Today has been an interesting day. On Wednesdays, our domestic help calls around and we are always pleased to see her and exchange news with her. Last night, we had listened quite carefully to the weather forecast and although the weather was still freezing, it looked as though there was going to be quite a gusty wind which, at this time of year, equates to an icy blast. So we decided to give the park a miss for today and perhaps wait for the weather to improve a little. As it turned out, our domestic help had walked to our house (to make sure she had plenty of exercise) and informed us that it was quite a beautiful day to walk so we revised our plans and then determined to go for a walk around the lake in the park but not engage in a sojourn on a park bench. After our walk we make straight for home and warm up on some soup. Meg and I dived into the chest where we keep scarves, gloves and similar items and discovered a beautiful warm scarf for Meg. At the same time, I located my University of Manchester scarf at the bottom of the pile which I had not worn for about 20 years but today was surely a good time to press it back into service again together with a good pair of gloves which are also sorely needed. So Meg and I had quite a pleasant little walk in the park and muffled up to the eyebrows, we did not allow the cold to penetrate too far. We got back in time for the Wednesday ritual of Prime Minister’s Questions which was full of the usual knockabout stuff and one gets the feeling that both the PM and the Leader of the Opposition have their attack lines well rehearsed and it shows. After the initial exchanges, there is always the cringeworthy spectacle of government MPs asking self-congratulatory questions which are not really questions at all but very often contain an invitation for the PM to visit their constituency which request is always granted (but I wonder how often honoured) Just before we went out, we had a delivery from the postman which was meant to be the complete Mozart Piano Sonatas that I had bought for 99p + postage but what turned up was very different. It turned out to be a complete box set in 10 CDs of Mozart’s 50 symphonies which was actually a surprise to me as the last one he wrote is No. 42. However, I did see an explanation on the web to the effect that Mozart actually wrote 41 symphonies but No. 17 was written by his father, No. 18 by another composer and a third was one to which Mozart only added a few bars to a Michael Haydn symphony. This makes 38 but if we add in 14 early sinfonias this brings the total to 52. In any case, this was evidently a mistake by the well-known firm who specialise in selling off ‘job lots’ so I have accepted the complete box set with a degree of pleasure.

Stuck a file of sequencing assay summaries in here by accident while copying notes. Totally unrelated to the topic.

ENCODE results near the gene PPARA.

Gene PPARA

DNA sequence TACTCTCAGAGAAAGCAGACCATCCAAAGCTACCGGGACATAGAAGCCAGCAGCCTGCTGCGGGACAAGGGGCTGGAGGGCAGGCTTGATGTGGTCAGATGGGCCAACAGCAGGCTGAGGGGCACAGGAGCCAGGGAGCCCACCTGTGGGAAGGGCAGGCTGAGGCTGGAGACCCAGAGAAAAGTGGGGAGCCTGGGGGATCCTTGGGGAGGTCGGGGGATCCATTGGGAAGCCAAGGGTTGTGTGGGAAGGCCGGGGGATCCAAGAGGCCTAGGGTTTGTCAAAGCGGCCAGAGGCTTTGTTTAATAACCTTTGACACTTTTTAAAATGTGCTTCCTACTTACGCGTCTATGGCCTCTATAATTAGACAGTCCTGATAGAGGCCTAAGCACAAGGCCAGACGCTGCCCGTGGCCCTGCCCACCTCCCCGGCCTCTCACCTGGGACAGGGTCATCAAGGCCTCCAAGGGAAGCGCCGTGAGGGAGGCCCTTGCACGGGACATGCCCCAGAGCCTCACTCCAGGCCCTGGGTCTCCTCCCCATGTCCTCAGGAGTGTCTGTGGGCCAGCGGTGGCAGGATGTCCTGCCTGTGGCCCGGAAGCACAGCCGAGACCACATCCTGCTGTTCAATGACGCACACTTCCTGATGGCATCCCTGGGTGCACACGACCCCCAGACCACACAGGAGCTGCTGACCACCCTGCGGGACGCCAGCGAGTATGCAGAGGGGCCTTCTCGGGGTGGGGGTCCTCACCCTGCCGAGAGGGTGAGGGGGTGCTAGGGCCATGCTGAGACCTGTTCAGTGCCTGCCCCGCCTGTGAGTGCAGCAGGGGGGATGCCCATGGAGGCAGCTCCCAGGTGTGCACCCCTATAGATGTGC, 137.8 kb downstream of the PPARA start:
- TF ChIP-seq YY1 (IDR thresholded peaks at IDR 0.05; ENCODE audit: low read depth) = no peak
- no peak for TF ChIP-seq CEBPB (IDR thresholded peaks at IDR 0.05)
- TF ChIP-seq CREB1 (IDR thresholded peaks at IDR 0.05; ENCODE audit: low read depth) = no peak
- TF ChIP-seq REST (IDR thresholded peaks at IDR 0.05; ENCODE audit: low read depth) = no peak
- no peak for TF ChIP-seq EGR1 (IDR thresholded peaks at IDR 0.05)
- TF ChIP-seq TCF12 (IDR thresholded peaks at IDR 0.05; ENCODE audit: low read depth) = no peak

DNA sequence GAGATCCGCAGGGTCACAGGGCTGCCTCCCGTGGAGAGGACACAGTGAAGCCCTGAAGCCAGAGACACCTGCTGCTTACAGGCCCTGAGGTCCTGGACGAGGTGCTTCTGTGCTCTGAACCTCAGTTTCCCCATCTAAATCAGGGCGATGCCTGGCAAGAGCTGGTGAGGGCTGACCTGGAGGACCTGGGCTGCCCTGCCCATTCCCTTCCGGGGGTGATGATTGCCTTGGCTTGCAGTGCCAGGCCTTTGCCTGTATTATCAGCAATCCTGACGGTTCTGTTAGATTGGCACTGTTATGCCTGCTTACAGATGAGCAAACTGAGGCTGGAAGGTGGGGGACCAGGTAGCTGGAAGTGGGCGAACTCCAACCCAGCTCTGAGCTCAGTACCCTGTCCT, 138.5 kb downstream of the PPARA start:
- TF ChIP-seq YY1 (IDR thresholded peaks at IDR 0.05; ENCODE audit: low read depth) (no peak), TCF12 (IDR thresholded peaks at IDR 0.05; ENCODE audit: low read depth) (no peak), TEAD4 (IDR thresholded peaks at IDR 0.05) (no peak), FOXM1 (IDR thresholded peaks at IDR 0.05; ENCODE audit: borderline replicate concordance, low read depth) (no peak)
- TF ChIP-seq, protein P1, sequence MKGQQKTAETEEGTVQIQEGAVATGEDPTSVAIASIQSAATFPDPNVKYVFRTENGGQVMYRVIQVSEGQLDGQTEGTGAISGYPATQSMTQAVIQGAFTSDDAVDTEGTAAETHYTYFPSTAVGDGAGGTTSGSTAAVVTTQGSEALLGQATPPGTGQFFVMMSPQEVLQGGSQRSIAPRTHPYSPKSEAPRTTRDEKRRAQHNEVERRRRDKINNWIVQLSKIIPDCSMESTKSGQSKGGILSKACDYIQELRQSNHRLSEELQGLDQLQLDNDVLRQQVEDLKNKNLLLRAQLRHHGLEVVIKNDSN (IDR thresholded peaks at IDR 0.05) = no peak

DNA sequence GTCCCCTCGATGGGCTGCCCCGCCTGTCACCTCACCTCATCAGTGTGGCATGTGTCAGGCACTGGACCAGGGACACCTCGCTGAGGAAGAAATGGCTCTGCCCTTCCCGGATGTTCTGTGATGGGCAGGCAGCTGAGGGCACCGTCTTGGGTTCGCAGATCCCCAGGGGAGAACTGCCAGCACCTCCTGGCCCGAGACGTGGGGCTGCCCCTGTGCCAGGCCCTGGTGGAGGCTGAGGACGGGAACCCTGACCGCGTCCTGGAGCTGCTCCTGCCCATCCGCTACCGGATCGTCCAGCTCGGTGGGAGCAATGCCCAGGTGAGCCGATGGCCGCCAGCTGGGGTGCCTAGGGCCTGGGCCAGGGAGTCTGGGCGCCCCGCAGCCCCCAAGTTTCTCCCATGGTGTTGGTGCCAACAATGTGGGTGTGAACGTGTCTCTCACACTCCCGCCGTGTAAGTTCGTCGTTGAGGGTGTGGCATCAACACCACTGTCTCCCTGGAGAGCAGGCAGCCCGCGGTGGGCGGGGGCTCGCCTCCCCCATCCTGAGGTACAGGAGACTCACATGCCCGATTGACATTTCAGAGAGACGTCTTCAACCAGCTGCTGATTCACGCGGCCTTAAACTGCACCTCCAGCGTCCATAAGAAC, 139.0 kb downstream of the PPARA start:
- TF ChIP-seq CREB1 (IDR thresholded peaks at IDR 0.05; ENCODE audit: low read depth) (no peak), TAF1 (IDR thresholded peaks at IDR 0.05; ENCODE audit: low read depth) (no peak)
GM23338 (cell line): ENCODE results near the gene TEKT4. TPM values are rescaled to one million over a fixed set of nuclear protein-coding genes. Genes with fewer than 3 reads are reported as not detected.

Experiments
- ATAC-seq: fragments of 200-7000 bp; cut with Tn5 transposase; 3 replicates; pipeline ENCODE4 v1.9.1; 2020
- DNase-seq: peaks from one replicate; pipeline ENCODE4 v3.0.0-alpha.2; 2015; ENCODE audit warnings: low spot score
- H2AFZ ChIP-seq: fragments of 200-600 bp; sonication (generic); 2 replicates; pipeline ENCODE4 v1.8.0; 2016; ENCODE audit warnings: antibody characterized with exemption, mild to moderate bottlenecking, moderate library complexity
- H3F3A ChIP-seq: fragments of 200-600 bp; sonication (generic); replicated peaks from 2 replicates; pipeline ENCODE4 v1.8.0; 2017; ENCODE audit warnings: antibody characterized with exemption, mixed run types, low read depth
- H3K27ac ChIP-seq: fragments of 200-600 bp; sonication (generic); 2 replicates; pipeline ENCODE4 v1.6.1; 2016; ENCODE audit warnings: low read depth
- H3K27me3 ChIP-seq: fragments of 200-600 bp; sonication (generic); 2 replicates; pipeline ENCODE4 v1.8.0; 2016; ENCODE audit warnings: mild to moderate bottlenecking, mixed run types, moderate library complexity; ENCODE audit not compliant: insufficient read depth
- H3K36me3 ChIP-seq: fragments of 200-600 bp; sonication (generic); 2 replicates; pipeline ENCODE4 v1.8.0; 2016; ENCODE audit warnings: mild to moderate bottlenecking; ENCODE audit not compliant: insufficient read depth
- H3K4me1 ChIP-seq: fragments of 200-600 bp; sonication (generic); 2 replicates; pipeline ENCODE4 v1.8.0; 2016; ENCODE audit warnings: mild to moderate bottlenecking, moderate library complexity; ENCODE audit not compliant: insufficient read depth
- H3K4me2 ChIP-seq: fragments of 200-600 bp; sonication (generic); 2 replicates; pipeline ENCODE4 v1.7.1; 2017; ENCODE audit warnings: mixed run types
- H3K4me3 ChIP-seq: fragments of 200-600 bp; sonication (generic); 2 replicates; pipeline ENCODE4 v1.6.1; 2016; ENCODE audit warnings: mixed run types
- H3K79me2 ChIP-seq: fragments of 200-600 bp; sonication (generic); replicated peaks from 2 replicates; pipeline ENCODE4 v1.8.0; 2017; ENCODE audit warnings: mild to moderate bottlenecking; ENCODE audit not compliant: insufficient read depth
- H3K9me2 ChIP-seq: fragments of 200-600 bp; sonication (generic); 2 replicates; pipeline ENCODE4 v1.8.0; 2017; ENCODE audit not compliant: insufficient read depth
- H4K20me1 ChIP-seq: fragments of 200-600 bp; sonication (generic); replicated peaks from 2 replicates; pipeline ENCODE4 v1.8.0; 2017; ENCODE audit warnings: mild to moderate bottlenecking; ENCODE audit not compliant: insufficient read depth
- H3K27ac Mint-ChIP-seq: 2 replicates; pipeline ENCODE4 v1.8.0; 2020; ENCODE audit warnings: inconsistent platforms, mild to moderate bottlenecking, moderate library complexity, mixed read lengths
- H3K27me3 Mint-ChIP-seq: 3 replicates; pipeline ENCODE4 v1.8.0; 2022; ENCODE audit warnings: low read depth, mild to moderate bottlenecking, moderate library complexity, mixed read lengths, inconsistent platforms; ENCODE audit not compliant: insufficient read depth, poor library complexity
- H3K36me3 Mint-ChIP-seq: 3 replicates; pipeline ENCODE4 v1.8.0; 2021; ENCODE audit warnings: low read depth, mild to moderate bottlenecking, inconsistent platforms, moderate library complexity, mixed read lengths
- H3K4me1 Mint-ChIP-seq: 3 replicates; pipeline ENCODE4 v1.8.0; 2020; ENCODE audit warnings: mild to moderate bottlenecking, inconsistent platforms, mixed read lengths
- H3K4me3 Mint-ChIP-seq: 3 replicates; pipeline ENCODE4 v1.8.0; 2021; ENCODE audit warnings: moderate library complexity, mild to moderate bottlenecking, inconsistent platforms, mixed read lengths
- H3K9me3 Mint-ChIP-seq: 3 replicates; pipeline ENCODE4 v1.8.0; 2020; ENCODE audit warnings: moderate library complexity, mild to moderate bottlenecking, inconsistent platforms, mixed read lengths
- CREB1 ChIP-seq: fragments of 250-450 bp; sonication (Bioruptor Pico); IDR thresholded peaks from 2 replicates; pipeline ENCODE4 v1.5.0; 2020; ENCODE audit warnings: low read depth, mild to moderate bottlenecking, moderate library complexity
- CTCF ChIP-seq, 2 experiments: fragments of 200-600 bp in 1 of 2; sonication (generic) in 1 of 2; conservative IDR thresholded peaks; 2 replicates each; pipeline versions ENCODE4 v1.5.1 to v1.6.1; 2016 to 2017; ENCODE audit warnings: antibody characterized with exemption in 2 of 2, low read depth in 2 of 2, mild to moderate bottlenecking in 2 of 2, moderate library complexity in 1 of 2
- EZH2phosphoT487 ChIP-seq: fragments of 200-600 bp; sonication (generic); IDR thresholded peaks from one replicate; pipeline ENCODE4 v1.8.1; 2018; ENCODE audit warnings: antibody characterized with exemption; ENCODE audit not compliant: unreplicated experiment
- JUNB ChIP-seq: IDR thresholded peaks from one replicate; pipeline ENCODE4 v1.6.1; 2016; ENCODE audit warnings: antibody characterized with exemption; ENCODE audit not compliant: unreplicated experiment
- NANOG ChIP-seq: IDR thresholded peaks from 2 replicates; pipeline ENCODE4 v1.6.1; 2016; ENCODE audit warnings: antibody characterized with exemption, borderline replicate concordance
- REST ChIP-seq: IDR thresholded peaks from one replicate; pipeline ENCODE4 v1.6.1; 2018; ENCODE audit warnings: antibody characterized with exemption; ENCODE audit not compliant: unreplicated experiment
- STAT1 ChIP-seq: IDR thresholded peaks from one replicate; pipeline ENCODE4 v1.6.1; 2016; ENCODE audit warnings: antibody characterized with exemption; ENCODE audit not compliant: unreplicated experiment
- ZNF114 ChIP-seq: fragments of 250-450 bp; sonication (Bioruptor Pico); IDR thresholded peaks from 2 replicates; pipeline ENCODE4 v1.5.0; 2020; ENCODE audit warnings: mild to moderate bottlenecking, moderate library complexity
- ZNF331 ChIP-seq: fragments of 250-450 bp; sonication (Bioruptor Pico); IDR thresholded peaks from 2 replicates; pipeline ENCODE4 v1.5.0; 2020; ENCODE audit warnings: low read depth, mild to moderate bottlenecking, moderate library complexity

We are contemplating where to go tomorrow for a little trip out. We have been recommended a magnificent local restaurant which sounds good for a special occasion but we are still deciding whether to splash out on it or not. We may well go to our usual haunt in Droitwich where I can can call in the TV shop that sold us our TV kit a few years ago so ask some advice on the Firestick buffering problems we have been experiencing (which, incidentally, our son has also experienced but our domestic help has not)
Today in the Hpouse of Commons, Keir Starmer pressed the PM on waiting times for ambulances, starting off with a hypothetical question (looking at the Commons clock, if a person had heart attack symptoms now, how long would they have to wait for an ambulance at various locations throughout the UK?) The PM response was to attack Keir Starmer for not supporting the Government’s attempts to force Minimum Service Level agreements – the legislation for which has only just started its journey through the Commons and the Lords and may take months to come into force. Then Keir Starmer followed up his attack by mentioning the case of a 26 year old cancer sufferer who died before she could be transported to the hospital which was only a few miles away. The House of Commons heard this in complete silence and I wonder how much the clip will be replayed on the news bulletins later on today. Whilst the Government appears to be desperately playing for time, public sympathy is still with the striking nurses and ambulance drivers so the stalemate may well continue right throughout February and March. On 1st February, teachers will strike to be joined by other public sector unions. But today, a junior transport minister has admitted that settling the rail dispute would have cost less than the costs to the society of the strike. Having admitted this, I wonder how long the Rail minister, Huw Merriman, will keep his job as it seems true that the strike is being prolonged just for the government to ‘hold the line’ on pay.